My life’s goal was clarified for me this past weekend. I had the chance to host a reunion of my father’s surviving siblings. They came to Indiana from Minnesota, Kentucky and California. Each was accompanied by one of their children, who stayed close by to help them out of their chairs, bring walkers, and help them remember to take their pills.

We had been planning the reunion for months, but it looked like our plans would be thwarted by the sudden death of Dad’s sister’s husband. Aunt Betty declared that she would still come. Her courage amazed me! Yet I realized that in His wisdom, God had provided her with an opportunity to spend a weekend surrounded by her own family.

We laughed and cried over memories of Uncle Paul. He was head librarian at a large public library; he also put a carpeted bathtub in the children’s department and would take his turn in it to read during his breaks. Long after his retirement, he still avidly attended Christian clowning conventions to learn new evangelism techniques. He knew everyone and everyone knew him.

Compared to him, Aunt Betty was in the shadows. Just an ordinary wife and mom, rejoicing in his recognition and never receiving any of her own. Yet she was his rock, a wise, stable woman who served others quietly but passionately.

Throughout the reunion weekend, Aunt Betty brought an amazing sense of peace and joy to the gathering. Her heart of gratitude moved me as I saw her appreciate the little things around her. She was as attentive to the needs of others as ever. It hit me that she has been one of the great inspirers of my life, not because she was great in the sight of humans, but because it was so evident that she was one of God’s faithful daughters.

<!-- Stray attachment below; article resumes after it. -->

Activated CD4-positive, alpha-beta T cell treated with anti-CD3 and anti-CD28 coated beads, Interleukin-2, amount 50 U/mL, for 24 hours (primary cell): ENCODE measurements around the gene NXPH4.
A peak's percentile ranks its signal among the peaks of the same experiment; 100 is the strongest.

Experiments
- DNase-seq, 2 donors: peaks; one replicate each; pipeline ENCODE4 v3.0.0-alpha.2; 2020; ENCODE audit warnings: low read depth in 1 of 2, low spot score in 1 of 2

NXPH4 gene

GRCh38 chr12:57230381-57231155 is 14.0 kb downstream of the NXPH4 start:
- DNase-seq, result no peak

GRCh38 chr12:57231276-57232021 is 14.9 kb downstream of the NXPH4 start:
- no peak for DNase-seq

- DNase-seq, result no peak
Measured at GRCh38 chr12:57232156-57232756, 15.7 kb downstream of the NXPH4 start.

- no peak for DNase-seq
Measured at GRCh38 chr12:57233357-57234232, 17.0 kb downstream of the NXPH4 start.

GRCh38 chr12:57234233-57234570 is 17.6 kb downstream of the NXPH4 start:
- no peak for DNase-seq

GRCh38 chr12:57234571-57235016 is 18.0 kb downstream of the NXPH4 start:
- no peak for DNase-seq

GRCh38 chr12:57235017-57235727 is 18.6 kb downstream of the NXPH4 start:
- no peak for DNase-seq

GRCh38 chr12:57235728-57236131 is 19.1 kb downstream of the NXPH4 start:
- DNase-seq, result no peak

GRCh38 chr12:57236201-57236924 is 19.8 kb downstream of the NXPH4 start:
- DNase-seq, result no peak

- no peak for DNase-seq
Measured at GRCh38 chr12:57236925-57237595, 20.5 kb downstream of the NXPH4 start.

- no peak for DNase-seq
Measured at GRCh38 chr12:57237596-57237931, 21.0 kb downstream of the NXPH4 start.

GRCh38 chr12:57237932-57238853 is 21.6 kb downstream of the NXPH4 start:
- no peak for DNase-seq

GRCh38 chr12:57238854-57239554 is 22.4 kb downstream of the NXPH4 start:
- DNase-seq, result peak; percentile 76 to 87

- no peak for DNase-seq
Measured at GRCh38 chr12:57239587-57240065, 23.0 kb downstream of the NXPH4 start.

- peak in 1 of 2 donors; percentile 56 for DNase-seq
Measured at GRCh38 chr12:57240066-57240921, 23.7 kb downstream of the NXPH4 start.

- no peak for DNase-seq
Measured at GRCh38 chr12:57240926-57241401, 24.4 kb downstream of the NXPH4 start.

As we said goodbye, I told her, “You’ve always been an inspiration to me.” She looked at me for a moment before replying, “Well, you know, sometimes you wonder if your little life makes any difference.”

It was then that it hit me what I really want to do with my life. I’d rather have a “little life” like hers than all the honors that could possibly be given. I’d rather quietly reflect the radiance of God to those around me than anything else that could be offered. Because in the end, the least shall be the greatest.

Outside the Fence

IMG_0066.JPGRecently I’ve been thinking of myself as a horse. Maybe not the most flattering thing, but it does serve as a mental picture of my walk with God.

For a long time I was content to live in the corral. I was safe and well-fed. I knew the territory and had my favorite spots to rest and play. However, lately God has been opening the gate and inviting me to venture outside the fences.

What lies out there is unknown. There may be steep cliffs, rocky ground, predators or countless other dangers. Still, there may be wide open fields where I can run and frolic; maybe even some new favorite spots to discover.

Maybe I can drink from flowing streams rather than the old rusty trough. I have a choice to make. Do I remain in the safety of the corral or venture into unknown territory with Him at the reins?

I’ve chosen the adventure. As long as I submit to His guidance, I know He will help me navigate the rocky places, steer me clear of the cliffs, protect me from predators, and best of all, set me free to run and discover the greatness of His plan for my journey.

Go ahead! Give Him the reins and walk out the gate. Adventure awaits.

~Cindy Shuler

A Bicycle Life

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It was one of those nights when I couldn’t sleep, and ended up indulging in a pity party.